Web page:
What Higher Education Means for My Fire Service Career

Dr. Harry R. Carter interviews five fire service leaders who recount their personal education experiences.


For far too many people in the fire service, the educational process stops when they complete Firefighter I training. In many instances, they move into fire stations in their communities and begin doing the same things over and over again. They make no effort to gather knowledge in a systematic...


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For far too many people in the fire service, the educational process stops when they complete Firefighter I training. In many instances, they move into fire stations in their communities and begin doing the same things over and over again. They make no effort to gather knowledge in a systematic fashion. Maybe they read and learn just enough to be promoted to a higher rank. This is the fire service within which I have spent the majority of my time in career, volunteer and military units.

On the other hand, a great part of my career has been spent in pursuit of knowledge. Why? The reasons are both personal and professional. My parents raised me to value the pursuit of knowledge. Early failures in my college career focused me to keep pushing on toward my degrees. I also discovered early that there was a lot more to learn than the prescribed courses in firefighting and apparatus operations.

An inquisitive mind is the key to learning. I have long believed that we do not go to school in pursuit of grades. We go to acquire new knowledge. Far too many among us in the fire service see the world of higher education as a place with a beginning, a middle and an end. These folks see the receipt of the degree as the be all and end all of their educational career. That is sad indeed.

As new knowledge is acquired, new questions should begin to flood the mind of the learner. Each new fact should create many more questions. Perhaps the one thing which has impressed me the most about my journey through the world of education is that just when you think you know it all, you discover how little you really know. Another door opens and a new journey begins.

Many times during my career with the Newark, NJ, Fire Department, I was called on to handle unique and challenging assignments. I am not sure whether my educational background equipped me to answer the questions I continually faced. What I am sure of is that my education experiences equipped me with the skills to ask good questions and do proper research. Trust me when I tell you that those were skills not available within the standard fire department drill-ground manuals.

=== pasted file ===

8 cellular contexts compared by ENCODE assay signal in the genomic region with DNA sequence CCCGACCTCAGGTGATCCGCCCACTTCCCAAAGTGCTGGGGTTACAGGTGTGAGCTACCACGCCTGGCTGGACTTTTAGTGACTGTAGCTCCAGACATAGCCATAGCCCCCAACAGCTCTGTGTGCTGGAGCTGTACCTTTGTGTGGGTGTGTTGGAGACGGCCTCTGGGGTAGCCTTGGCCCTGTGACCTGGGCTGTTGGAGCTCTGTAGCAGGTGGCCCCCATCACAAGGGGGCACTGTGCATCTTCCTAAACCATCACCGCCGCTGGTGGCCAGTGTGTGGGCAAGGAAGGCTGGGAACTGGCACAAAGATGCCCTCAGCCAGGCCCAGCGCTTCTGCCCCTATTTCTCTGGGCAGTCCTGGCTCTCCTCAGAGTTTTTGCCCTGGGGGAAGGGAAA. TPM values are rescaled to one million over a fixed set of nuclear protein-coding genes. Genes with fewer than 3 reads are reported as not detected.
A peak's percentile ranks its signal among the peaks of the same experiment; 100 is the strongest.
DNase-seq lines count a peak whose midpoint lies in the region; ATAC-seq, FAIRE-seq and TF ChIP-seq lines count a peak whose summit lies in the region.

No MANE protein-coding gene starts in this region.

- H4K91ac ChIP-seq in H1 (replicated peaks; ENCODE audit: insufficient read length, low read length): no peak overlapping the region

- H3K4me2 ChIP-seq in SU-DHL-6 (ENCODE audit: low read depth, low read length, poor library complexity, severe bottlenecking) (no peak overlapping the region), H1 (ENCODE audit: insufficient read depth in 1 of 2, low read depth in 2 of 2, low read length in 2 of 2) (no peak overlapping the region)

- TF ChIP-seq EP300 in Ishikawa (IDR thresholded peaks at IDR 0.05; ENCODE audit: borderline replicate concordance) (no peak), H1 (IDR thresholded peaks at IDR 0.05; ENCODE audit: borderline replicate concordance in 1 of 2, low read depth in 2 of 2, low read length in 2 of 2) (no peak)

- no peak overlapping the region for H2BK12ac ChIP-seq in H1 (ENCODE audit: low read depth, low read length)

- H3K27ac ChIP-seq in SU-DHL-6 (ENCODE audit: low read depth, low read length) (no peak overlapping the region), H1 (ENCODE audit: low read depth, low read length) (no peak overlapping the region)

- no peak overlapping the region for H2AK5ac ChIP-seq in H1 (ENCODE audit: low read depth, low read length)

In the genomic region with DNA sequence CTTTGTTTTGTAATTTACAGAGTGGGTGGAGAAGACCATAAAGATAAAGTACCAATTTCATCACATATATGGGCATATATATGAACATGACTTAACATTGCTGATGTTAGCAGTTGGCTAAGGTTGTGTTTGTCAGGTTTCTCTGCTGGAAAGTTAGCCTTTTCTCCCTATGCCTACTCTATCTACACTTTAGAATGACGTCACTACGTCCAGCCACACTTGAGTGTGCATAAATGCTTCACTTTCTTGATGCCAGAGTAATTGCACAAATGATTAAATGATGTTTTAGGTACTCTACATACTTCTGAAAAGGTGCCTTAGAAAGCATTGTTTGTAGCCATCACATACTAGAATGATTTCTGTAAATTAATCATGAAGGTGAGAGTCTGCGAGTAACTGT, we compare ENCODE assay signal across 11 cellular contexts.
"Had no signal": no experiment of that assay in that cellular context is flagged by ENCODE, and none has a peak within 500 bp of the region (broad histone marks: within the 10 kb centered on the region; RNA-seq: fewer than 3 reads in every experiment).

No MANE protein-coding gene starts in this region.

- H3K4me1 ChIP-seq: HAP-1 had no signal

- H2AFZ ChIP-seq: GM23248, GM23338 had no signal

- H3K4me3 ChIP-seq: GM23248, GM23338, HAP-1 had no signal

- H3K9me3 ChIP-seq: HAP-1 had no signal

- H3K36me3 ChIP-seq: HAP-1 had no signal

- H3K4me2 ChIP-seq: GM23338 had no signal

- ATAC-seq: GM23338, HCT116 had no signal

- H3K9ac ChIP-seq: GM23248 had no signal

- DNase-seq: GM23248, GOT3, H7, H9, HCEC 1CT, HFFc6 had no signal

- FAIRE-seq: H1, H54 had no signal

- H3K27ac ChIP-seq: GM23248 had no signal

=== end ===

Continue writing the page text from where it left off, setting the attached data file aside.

I see the need to create a new level of educational opportunities within the fire service. Much of what we do in every aspect of our field of endeavor is based on anecdotal experiences. We do things which have been done in a particular way because that's the way it has always been done. The world needs to change and it is the function of higher education, particularly at the doctoral level, to advance the body of knowledge by using research studies. We need to create more solid knowledge on which to build the future structure we call the American fire service.

Firehouse Magazine has asked me to poll some of my friends in the fire service world about their educational experiences. To create a level playing field, I asked each of them to respond to a common set of questions. The questions may seem simple, but they serve as the starting point for each person to describe personal experiences in the world of higher education. I hope that you enjoy the way in which my friends have shared their thoughts with you. Let me begin with the questions:

  1. Why did you pursue degrees to support your career in the fire service?
  2. Did the additional knowledge and skills learned in college or university make a difference in your career?
  3. What do you see in the future?

KEN FOLISI is a retired battalion chief with the Lisle-Woodridge Fire District in Lisle, IL. He currently serves as a faculty member in the bachelor's degree program in fire service administration at Lewis University in Romeoville, IL.

Entering the fire service in 1979, I was fortunate to be associated with a very progressive department and a training officer who instilled in me the understanding that to be a professional in the fire service takes constant learning to be the best you can be, not just for individual gain, but also for those you serve with and for because others depend on your abilities. Training, education and experience must all come together in a professional way in the fire service.

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